he was actually preparing for this moment in the wilderness, and had actually planted a cedar for this very beam.
And they teach that, when generations later, Jacob, Abraham’s grandson, hears that his beloved son Joseph is still alive – and strangely, rather than running to Egypt to claim his estranged son
Instead, in Torah Jacob goes to Be’er Sheva to pray
The rabbis say that Jacob goes to Be’er Sheva because Jacob has a master plan, he is going to harvest those same cedar trees, knowing God will ask his descendents for a beam from them one day.
That’s why he detours to be’er sheva!
Jacob tells his children, “Someday, long after we leave Egypt, God is gonna say to you, ‘Make a holy place where I can meet with you.’ And when that day comes, You better have everything you need right in your hands! So take this! Because you had best be ready.” (See Shmot Rabbah 33:8)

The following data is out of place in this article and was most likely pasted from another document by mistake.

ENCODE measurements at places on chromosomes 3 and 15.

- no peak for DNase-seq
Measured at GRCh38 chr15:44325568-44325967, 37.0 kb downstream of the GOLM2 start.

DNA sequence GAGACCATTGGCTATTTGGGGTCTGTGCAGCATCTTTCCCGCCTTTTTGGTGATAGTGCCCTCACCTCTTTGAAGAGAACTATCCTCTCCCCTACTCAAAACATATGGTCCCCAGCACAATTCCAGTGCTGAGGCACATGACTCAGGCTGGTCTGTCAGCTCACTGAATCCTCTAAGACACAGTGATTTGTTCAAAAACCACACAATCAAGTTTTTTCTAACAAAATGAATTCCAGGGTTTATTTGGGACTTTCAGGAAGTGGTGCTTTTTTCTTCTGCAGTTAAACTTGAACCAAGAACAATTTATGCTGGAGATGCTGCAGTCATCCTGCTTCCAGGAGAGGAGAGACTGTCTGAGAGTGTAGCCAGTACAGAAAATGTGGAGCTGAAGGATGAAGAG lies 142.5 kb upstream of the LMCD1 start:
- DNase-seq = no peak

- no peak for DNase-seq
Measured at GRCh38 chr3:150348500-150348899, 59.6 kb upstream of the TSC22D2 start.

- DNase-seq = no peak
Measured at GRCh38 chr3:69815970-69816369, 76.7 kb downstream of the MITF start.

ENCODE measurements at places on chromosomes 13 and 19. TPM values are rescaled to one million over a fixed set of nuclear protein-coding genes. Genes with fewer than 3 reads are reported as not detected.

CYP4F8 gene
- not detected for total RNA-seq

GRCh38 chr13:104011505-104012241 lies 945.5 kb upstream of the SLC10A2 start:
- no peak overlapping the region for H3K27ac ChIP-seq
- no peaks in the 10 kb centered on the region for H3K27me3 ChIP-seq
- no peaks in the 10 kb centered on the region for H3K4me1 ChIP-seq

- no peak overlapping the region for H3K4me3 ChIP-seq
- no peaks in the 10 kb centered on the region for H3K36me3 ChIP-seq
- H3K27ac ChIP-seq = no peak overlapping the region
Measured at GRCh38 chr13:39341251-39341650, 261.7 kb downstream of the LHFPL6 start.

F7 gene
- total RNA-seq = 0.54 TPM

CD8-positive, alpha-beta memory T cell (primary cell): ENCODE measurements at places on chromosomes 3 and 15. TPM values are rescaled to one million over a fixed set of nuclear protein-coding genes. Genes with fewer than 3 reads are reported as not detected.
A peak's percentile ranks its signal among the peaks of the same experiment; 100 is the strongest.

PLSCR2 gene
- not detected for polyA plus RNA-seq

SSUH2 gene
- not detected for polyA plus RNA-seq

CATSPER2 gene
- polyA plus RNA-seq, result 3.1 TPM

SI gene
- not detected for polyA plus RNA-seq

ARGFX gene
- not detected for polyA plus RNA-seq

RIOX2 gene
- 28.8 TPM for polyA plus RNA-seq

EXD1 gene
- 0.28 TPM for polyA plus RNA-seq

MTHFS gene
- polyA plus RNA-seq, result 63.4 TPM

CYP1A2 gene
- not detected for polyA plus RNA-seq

I can only imagine the looks on the faces of Jacob’s sons
Already insecure about their past, understandably
I can only imagine their lack of enthusiasm in taking along the most conspicuous, 32 cubit plank into their new lives in response to the possibility of a future vague request from a God they barely know at a time yet to be determined
I imagine their strained responses
As they consider storage costs in Egypt
The upper body strength that will be required
And try to imagine what this giant plank will do to their hopes that they would somehow blend in.
For anyone who has had a parent who told them to wear something or take something that they did not want to wear or take to school, to camp, to college, to a new home
Let your mind linger on the 48 foot cedar beam that Jacob insisted they carry.
Sometimes we have these unwieldy things, traits, traditions, dispositions, ideas, emotions
We get them from our parents
Or our grandparents
They are giant, practically beyond description
Maybe we know why we have them, maybe no one told us
Maybe we know why we are supposed to have them but have not figured out why that matters or what to do with them
Or maybe we don’t even know where we got them
We don’t remember anyone giving them to us
And at first glance, these giant, unwieldy features don’t seem to do us much good